Big Red here with a question from "Bounty Hunter Boushh"...
So, TAKE FIVE!
"Big Red, Can you explain Sharon’s steel issues and how they impacted the helmet program?"
Wow, that question is a tall order. To make sure we cover everything were going to need a plan. Let’s start with the metallurgists at Watertown Arsenal Laboratories.
By late1943, Schlueter was suffering significantly from visor cracking problems to which the Office, Chief of Ordnance directed the metallurgists at Watertown Arsenal to investigate. Schlueter used Sharon helmet stock exclusively which lead to the analysis of their steel quality. Below is a paraphrased summary of Watertown’s findings regarding Sharon helmet steel:
To understand what our friends at Watertown are talking about, we need to define these new steel related defects before we can properly explain how they impacted the helmet program.
“Martensite” - An extremely hard but brittle steel. Martensite is formed when austenitic helmet steel is allowed to cool too fast resulting in a lack of carbon to make austenite.
“Decarburization” - Describes a low carbon condition in the steel mixture resulting from improper cooling time.
“Piping” - An ingot-forming defect that occurs when the ingot is not properly cooled. Improper cooling causes the ingot to shrink quickly forming small voids. These voids trap gas that cools the steel and creates pockets of low carbon content.
“Ingot Cropping” - A process for cutting away the brittle outer layers of newly formed ingots.
Now that we have a grip on the steel issues we can decipher Watertown’s metallurgical findings by reviewing what we have learned about making Hadfield manganese.
In order to make austenitic manganese steel correctly, the steel maker must maintain their furnace at the correct temperature for the correct period of time, to allow the carbon in the recipe to properly dissolve and mix into the formula.
Once this is done they are ready to make an ingot which is accomplished by pouring the properly heat treated steel into an ingot mould. The steel must be cooled slowly so the carbon in the mixture has time to settle into position within the manganese creating a fully austenitic structure.
Decarburization is a way of saying that an ingot cooled too fast which prevented the carbon from remaining fully mixed within the steel creating portions of the steel that now have a low carbon content. Martensite forms in all the portions of the steel that no longer have enough carbon mixed in to form austenite.
Because the exterior of an ingot is exposed to air, it is normal for the outside layer of an ingot to cool fast forming an outer skin of martensite. Ingot cropping is performed in order to crop or slice away and remove this brittle outer layer.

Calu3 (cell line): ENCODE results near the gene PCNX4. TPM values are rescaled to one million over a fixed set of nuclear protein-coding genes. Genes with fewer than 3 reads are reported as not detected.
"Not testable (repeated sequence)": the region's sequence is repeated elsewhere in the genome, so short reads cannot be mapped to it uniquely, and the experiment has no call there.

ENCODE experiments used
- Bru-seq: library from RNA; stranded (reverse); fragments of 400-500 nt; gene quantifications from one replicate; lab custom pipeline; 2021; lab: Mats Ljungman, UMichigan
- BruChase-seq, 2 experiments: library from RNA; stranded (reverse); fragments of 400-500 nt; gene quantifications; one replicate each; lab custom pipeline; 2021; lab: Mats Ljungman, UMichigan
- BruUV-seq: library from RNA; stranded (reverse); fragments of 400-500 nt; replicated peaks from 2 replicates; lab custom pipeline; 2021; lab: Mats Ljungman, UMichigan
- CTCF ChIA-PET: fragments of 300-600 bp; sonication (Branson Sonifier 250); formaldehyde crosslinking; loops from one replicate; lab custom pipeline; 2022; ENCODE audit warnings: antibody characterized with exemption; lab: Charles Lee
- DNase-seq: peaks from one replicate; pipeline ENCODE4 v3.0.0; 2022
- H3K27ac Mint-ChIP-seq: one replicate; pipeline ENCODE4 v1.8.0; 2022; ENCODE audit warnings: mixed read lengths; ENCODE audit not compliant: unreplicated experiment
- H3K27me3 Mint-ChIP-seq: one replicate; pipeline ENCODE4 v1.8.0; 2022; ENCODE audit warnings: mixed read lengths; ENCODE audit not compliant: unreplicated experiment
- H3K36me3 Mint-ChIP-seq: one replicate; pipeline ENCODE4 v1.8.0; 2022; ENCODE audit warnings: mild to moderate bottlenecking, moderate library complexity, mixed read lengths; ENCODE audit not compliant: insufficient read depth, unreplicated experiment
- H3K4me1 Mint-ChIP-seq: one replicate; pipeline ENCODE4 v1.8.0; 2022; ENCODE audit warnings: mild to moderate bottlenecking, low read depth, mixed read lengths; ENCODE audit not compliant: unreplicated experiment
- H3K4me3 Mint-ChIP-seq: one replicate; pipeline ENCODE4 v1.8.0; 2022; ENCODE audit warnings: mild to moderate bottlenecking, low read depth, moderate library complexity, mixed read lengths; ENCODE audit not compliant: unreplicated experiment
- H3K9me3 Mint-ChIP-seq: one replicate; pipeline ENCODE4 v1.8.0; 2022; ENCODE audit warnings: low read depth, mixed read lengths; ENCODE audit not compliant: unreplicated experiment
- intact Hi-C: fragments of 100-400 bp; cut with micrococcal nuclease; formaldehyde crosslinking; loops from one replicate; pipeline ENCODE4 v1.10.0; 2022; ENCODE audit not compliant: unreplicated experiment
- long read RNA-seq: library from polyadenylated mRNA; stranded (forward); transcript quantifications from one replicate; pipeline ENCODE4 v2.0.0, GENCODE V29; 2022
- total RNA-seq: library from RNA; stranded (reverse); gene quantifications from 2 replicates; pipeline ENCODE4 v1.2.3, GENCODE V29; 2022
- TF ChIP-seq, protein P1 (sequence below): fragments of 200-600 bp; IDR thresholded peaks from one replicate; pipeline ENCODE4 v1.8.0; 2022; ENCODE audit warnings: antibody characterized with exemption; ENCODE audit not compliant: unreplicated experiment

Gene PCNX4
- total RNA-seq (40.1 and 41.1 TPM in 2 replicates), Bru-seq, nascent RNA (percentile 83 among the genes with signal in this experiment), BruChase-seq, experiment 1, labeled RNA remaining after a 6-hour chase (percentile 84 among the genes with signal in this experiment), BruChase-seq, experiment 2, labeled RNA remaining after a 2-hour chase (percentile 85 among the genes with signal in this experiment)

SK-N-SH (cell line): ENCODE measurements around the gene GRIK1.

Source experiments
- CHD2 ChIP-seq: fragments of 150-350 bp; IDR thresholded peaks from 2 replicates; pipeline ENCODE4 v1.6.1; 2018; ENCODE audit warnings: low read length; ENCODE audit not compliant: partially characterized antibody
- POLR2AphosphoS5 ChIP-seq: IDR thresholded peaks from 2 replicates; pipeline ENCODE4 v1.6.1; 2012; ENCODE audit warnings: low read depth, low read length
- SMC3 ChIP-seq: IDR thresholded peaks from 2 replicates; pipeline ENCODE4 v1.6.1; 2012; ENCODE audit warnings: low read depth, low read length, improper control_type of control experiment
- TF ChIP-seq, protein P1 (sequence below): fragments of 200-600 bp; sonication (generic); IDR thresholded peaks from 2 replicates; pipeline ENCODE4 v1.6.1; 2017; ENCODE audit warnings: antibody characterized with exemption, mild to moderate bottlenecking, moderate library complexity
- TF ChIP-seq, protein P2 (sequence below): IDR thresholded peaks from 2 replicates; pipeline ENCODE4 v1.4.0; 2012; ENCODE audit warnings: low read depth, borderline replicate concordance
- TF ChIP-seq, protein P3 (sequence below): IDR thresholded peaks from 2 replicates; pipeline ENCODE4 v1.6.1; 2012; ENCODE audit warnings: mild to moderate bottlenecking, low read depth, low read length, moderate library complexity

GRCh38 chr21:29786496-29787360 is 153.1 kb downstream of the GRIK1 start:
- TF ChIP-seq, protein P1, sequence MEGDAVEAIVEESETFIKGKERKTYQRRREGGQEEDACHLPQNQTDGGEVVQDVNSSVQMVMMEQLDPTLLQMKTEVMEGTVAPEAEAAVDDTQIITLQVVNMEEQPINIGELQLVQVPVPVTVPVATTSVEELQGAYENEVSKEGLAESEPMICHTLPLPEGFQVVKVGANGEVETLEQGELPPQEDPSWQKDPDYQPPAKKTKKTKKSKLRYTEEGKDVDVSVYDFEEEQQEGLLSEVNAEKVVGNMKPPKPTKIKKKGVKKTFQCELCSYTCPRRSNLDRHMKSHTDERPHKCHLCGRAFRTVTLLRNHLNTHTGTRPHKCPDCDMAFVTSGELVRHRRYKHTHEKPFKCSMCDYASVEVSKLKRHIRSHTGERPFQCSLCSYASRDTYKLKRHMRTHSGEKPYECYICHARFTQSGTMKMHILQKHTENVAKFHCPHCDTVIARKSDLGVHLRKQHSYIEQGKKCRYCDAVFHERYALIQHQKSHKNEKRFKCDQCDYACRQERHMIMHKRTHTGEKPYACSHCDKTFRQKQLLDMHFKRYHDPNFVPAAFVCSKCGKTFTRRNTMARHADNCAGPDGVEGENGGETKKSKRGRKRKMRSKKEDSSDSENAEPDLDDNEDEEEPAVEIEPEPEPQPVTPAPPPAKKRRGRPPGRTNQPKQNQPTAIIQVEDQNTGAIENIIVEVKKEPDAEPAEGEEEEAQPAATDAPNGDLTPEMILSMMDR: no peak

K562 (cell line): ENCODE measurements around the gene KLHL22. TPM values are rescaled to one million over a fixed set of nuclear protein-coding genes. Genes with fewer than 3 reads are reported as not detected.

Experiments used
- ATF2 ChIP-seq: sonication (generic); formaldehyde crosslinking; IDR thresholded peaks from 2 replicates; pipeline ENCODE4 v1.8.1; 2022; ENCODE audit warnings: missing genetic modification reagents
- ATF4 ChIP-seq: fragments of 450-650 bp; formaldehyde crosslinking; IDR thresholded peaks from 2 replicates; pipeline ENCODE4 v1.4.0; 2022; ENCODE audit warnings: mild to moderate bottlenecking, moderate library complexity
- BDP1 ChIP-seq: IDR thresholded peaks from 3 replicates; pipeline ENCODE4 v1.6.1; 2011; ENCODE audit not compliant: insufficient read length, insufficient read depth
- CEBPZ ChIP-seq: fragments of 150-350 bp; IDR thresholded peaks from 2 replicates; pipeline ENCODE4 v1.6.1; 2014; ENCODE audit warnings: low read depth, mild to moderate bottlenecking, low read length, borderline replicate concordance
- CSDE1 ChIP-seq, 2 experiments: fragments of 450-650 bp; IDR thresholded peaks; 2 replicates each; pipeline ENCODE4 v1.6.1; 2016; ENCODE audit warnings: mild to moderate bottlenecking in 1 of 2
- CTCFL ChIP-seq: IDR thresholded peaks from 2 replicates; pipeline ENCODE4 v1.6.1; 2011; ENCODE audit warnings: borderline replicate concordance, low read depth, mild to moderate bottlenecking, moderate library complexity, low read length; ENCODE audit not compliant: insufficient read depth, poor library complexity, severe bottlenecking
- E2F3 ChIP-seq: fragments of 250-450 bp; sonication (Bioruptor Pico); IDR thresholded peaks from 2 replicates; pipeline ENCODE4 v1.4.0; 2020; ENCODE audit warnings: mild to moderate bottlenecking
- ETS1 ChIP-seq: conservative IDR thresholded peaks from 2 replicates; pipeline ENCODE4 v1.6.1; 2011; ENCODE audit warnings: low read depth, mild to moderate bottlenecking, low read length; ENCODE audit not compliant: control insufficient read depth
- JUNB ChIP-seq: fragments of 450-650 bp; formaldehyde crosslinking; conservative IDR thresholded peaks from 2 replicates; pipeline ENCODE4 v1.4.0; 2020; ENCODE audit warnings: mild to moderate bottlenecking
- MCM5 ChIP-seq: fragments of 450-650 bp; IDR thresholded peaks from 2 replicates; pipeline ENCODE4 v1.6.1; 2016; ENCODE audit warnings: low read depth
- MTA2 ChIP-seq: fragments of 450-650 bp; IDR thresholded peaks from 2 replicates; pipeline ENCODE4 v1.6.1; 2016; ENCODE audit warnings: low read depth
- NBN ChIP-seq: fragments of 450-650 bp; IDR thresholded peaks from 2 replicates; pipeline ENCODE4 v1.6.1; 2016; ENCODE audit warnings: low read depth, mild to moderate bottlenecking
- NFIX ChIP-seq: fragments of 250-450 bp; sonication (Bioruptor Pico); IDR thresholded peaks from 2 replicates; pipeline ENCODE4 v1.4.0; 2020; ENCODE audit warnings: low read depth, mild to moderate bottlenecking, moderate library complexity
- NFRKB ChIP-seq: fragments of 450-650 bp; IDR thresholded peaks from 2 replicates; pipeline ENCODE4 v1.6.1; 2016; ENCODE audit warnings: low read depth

Once cropped, Martensitic structures only remain if the ingot experienced piping. Piping refers to the formation of small cavities inside an ingot. These cavities trap gasses that cause the surrounding steel to cool fast enough to prevent the carbon from settling into position, which results in pockets of martensite.
Martensite can be formed within austenitic manganese whenever the steel is heated to a temperature that the carbon inside the mixture becomes fluid and the steel is allowed to cool too quickly. Unfortunately this means that the formation of martensite was not restricted to the ingot phase but was possible at the rolling phase as well. If the steel maker did not properly control the heating and cooling of the steel during the rolling phase the resulting sheets would decarburize and form an outer skin of martensite.
Finally, regarding the impact on the helmet program,
Lessons learned from pressing Carnegie-Illinois helmet steel at McCord taught us that Hadfield’s manganese must be heated to the correct temperature for the correct amount of time or it retained undissolved carbides that made the steel brittle. Now we have learned from pressing Sharon helmet steel at Schlueter that Hadfield’s manganese must also be cooled at the correct temperature for the correct amount of time or the carbon doesn’t distribute evenly creating low carbon pockets that solidify into martensite that is rigid and brittle.
Although the factors for the brittleness of Sharon helmet steel were different than those of Carnegie-Illinois, the fact that Sharon helmet discs were brittle and were distributed to both fabricators only served to increase the total amount of breakage that was plaguing the fabrication of the helmet.
Big Red Says!
FIVE'S OVER - MOVE OUT!